unsettling aspect of the this legislation is what we do not know about it.? He calls the Food

Quality Protection Act of 1996 the Trojan iceberg. Like the Trojan horse, I has several desirable

characteristics, however just as 90% of the iceberg cannot be seen so will the impact of the Food

Protection Act of 1996 (Schreiber 21).

The second reason for farmers and chemical producers opposition to this law is the effect

it will have on small crops. They believe this law will limit or in some cases eliminate some

pesticides used in small crops. Small crops don?t make enough money to fund research and

development on new, safe chemicals. Therefore limiting the choices growers have, which

greatly affect that industry.

I feel that I stand somewhere in the middle on this issue. It has many strong points both

in favor and against. I believe that the re-registration of chemicals is very important, and I also

believe it would be helpful to fully understand these pesticides effect on humans over a long

period of time. I wonder if it is possible to obtain accurate information due to so many different

variables. Improper application, over exposure, and misuse are things that should be taken into

consideration when determining if a chemical is safe to use. Many times we often only look at

the surface on issues such as this. I do think it is a good idea to regulate pesticides in a way that

is the most beneficial to consumers, but I also believe that if this regulation is not carried out

properly, farmers consumers, and everyone will be greatly affected. This law can help people,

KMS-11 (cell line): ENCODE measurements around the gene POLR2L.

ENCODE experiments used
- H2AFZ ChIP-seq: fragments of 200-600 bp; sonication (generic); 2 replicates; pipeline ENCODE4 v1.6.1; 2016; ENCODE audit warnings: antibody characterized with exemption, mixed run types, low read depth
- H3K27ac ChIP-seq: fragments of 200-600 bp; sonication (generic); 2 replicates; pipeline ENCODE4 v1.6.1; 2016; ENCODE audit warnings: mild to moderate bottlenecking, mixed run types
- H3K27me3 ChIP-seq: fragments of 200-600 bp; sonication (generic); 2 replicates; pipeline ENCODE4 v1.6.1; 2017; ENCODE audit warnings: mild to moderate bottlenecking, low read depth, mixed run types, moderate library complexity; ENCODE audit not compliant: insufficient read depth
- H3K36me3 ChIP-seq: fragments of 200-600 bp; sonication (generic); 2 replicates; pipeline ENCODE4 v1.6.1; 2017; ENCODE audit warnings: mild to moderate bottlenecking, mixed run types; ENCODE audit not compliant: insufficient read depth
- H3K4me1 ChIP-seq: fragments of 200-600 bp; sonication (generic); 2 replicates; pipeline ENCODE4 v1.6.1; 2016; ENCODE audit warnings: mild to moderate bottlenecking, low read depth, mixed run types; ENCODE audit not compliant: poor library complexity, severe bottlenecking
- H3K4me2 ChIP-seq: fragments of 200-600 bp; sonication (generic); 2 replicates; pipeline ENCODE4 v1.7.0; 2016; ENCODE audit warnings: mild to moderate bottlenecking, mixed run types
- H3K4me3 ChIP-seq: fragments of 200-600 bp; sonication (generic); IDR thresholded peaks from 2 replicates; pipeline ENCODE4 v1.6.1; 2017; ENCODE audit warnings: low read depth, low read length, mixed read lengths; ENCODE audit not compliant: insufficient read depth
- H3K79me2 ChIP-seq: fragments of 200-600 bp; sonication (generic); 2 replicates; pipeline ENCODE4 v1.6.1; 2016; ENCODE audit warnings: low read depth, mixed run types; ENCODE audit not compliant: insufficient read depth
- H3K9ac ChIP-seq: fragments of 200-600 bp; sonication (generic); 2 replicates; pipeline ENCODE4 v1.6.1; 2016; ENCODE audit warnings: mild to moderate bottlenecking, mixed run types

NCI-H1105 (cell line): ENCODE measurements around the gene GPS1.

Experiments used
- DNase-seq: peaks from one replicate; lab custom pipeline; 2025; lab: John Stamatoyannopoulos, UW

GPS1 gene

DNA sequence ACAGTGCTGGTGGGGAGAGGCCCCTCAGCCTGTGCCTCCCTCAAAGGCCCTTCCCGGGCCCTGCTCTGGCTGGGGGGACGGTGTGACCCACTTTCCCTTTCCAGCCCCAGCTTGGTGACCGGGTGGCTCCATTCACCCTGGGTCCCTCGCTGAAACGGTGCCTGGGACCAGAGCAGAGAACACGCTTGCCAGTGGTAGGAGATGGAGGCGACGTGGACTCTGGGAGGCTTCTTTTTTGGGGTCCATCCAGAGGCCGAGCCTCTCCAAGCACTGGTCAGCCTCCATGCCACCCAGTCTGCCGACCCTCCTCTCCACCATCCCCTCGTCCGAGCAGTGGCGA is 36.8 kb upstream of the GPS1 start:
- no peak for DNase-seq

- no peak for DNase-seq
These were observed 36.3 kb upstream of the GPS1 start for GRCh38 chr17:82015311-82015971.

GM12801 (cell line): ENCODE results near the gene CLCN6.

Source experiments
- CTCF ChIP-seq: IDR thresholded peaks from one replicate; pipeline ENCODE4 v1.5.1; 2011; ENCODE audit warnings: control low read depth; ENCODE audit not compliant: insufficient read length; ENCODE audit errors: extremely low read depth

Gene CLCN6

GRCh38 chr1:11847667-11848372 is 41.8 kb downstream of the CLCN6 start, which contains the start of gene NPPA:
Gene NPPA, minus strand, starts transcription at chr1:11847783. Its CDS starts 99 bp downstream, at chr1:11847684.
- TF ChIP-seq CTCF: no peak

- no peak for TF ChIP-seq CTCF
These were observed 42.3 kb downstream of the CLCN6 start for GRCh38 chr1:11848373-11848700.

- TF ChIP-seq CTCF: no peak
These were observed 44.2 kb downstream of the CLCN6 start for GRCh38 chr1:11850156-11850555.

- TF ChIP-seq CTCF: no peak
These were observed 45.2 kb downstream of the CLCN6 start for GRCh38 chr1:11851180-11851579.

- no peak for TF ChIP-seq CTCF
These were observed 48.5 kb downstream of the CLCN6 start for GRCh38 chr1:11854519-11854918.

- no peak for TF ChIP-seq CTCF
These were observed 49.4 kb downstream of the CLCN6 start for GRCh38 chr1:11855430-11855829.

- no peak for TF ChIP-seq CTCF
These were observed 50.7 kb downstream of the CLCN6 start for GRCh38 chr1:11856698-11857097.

but is also can hurt many farmers by placing unrealistic expectations of having perfectly safe

pesticides. California alone produces 20% of the worlds food and without these chemicals this

would not be possible. Pesticides, although harmful in some cases are overall beneficial to

California agriculture and the world.

Myself growing up on a farm I understand how important these chemicals are to making

a living,and producing the best product possible. I also realize the need for new safety measure

for the chemicals. I believe that the Food Protection Act of 1996 meets both of these issues

rather well. If impemeted properly the Food Protection Act of 1996 can benefit farmers,

chemical companies, children, families, and the world.

Grossfield, Stan. (Putting Poisons in the Fields; Safeguarding What We Eat.) The Boston

Globe 20 September 1998:B1

Reigart, Routt. (Don?t Wait For a Crisis) The Oregonian 10 October 1998:D3

Schreiber, Alan. ?The Food Quality Protection Act: A Trojan iceberg.? Agrichemical and

Environmental News Aug. 1996:21.

Sray, Al. ?Turning Politics into Policy.? Farm Chemicals Dec. 1996:49.

United States. Library of Congress.?Detailed Legislative Status of H.R.1627.? 104th

Congress. Thomas. 20 September 1999..

Waterfield, Larry. (Bill called a boon to consumers.) The Packer 12 August 1996:C2